That said, of course that species originated on earth. Whenever creators of the show create aliens it's almost always similar to humans, bipedal, two eyes, bilateral symmetry.

1.The last common ancestor was supposed to be some sort of rodent-like reptile since early mammals were rodents/marsupials. Also, the eryops was an amphibian that lived in the Permian era, a couple hundred million years after the devonian.

2. That probably meant when it split from its ancestor. It's probably inaccurate to say advanced but better to say "newer specie" or something like that.

3. Yep, I don't remember which steven jay gould book it was, but he stated that if evolution were to happen again, there's a good chance that we might not have evolved. Which makes sense since evolution is more like a drunk trying to go from a sidewalk to a taxicab on the the street than someone going directly.
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Postby MrMistery » Sun Sep 25, 2005 5:40 pm

remember: we only discovered about 1% of the animals that lived on earth!!!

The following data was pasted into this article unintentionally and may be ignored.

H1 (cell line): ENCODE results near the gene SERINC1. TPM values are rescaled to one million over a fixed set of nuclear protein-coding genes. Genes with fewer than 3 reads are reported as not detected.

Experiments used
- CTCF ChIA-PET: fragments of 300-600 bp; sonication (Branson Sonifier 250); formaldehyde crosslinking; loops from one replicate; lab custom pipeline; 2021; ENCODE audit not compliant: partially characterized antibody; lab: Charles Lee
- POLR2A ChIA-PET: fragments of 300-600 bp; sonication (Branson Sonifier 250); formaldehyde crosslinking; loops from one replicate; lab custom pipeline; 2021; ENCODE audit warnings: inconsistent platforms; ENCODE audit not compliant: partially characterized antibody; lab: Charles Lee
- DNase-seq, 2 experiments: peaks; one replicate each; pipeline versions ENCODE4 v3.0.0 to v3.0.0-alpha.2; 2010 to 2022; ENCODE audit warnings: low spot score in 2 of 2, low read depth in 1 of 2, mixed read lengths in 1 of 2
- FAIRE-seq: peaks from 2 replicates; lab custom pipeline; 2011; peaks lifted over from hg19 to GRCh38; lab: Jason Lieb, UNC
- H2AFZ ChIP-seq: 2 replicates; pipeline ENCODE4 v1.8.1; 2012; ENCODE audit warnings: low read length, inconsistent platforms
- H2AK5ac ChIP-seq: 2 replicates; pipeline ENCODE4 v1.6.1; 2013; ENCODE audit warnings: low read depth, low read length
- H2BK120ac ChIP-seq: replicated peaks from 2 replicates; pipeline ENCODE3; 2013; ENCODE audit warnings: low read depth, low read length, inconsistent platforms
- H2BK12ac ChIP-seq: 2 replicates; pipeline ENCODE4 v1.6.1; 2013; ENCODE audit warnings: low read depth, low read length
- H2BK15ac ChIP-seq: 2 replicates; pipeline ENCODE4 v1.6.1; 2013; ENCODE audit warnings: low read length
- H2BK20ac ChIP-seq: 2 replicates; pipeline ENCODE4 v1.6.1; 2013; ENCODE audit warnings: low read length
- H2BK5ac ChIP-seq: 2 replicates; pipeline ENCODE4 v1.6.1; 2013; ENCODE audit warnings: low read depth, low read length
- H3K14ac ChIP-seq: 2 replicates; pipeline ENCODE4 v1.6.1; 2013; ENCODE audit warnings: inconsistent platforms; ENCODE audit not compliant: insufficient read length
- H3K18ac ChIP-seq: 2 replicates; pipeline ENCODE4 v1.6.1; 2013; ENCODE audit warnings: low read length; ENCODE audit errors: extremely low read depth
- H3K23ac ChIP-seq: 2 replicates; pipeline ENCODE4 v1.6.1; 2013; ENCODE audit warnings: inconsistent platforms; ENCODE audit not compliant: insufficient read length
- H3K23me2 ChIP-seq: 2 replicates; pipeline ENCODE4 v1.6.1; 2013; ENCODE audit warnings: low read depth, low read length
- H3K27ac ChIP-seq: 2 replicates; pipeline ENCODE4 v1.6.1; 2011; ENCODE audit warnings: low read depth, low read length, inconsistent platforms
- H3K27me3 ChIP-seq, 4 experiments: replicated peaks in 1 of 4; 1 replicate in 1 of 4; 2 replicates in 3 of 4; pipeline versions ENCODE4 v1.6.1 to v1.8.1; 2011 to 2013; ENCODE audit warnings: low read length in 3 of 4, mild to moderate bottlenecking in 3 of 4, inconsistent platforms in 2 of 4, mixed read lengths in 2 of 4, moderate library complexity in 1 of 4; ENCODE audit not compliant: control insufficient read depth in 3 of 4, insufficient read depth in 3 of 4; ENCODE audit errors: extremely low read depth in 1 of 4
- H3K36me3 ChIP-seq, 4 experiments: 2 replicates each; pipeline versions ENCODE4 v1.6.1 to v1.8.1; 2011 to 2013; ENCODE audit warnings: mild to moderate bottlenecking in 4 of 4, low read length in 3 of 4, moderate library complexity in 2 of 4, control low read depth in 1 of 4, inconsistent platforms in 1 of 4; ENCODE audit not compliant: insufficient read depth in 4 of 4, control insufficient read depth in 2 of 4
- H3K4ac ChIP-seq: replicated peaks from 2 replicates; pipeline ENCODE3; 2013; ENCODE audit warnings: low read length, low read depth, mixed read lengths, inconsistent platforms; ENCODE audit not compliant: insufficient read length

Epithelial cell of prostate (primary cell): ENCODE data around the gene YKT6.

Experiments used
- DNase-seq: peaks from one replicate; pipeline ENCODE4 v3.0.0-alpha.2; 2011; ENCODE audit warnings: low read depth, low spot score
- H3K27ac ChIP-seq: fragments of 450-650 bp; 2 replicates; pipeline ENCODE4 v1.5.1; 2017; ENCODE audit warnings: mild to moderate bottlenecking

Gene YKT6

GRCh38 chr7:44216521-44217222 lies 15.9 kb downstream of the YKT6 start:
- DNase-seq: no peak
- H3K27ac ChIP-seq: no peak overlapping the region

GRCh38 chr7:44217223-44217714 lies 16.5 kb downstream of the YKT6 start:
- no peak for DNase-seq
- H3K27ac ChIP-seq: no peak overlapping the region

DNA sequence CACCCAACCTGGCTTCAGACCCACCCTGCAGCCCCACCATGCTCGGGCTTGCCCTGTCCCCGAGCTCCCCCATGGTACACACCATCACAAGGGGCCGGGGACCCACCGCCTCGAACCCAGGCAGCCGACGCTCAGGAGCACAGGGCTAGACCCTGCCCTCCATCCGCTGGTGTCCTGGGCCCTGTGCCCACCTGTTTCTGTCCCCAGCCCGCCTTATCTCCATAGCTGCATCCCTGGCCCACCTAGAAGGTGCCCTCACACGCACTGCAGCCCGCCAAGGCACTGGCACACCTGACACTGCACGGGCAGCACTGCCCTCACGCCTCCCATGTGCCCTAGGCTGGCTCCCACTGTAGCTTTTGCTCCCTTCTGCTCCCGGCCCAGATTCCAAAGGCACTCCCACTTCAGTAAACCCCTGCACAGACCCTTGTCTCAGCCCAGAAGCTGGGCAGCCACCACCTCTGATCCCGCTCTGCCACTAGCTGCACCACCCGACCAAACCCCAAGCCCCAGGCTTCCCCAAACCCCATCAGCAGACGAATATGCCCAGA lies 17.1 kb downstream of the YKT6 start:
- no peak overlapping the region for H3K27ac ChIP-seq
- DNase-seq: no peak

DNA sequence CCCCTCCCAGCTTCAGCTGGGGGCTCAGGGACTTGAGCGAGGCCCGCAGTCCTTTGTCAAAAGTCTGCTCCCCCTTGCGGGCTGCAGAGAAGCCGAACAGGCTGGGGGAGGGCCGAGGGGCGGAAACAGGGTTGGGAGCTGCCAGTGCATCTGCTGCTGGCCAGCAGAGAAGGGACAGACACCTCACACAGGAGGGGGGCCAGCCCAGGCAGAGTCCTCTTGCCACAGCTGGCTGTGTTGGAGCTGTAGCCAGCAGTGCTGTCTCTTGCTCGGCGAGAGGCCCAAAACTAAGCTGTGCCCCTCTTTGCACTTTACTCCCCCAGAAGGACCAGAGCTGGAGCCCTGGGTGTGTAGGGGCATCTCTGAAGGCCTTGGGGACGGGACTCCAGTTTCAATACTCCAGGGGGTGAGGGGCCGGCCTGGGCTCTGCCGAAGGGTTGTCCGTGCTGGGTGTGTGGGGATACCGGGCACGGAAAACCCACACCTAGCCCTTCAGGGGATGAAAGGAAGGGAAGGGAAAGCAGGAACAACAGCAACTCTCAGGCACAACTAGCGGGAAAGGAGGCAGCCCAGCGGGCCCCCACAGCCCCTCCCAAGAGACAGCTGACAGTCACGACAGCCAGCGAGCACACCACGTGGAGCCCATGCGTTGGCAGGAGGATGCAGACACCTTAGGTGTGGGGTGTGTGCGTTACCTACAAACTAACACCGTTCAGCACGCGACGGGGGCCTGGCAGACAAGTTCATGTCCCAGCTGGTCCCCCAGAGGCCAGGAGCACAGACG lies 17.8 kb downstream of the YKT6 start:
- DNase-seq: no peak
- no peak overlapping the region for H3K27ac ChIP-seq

1. depends who you ask. There is a hypothesys that dinosaurs(or at least some of them) were warm-blooded. Anyway, we do not know, and unless we invent time travel i doubt we will ever do.

3. Totally agreed, since evolution is random. I would go even as far as saying that stating such a thing is almost foolish. I liked the analogy, Dave.

4. What do you understand by genetic markers? If you do temperature denaturation followed by renaturation mice and human DNA matches in proportion of 25%. Human and primate- 97%. Human and crocodile, don't know, probably something like 1% if so...
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Postby delta » Sun Sep 25, 2005 8:22 pm

Thanks for the feedback. :)

Originally written by mithrilhack:
Whenever creators of the show create aliens it's almost always similar to humans, bipedal, two eyes, bilateral symmetry.

There is an explanation given in TNG 146 (The Chase). Somewhat disappointing though, all too short, but a nice idea.

idib:
The last common ancestor was supposed to be some sort of rodent-like reptile since early mammals were rodents/marsupials. Also, the eryops was an amphibian that lived in the Permian era, a couple hundred million years after the devonian.

Gee, I thougth they would pay a little more attention on the known facts. Always thought the stress lay more on "science" than on "fiction". :roll: So taking into account also MrMistery's answer that statement made about the last common ancestor is either probably wrong or totally wrong, right?

ibid:
It's probably inaccurate to say advanced but better to say "newer specie" or something like that.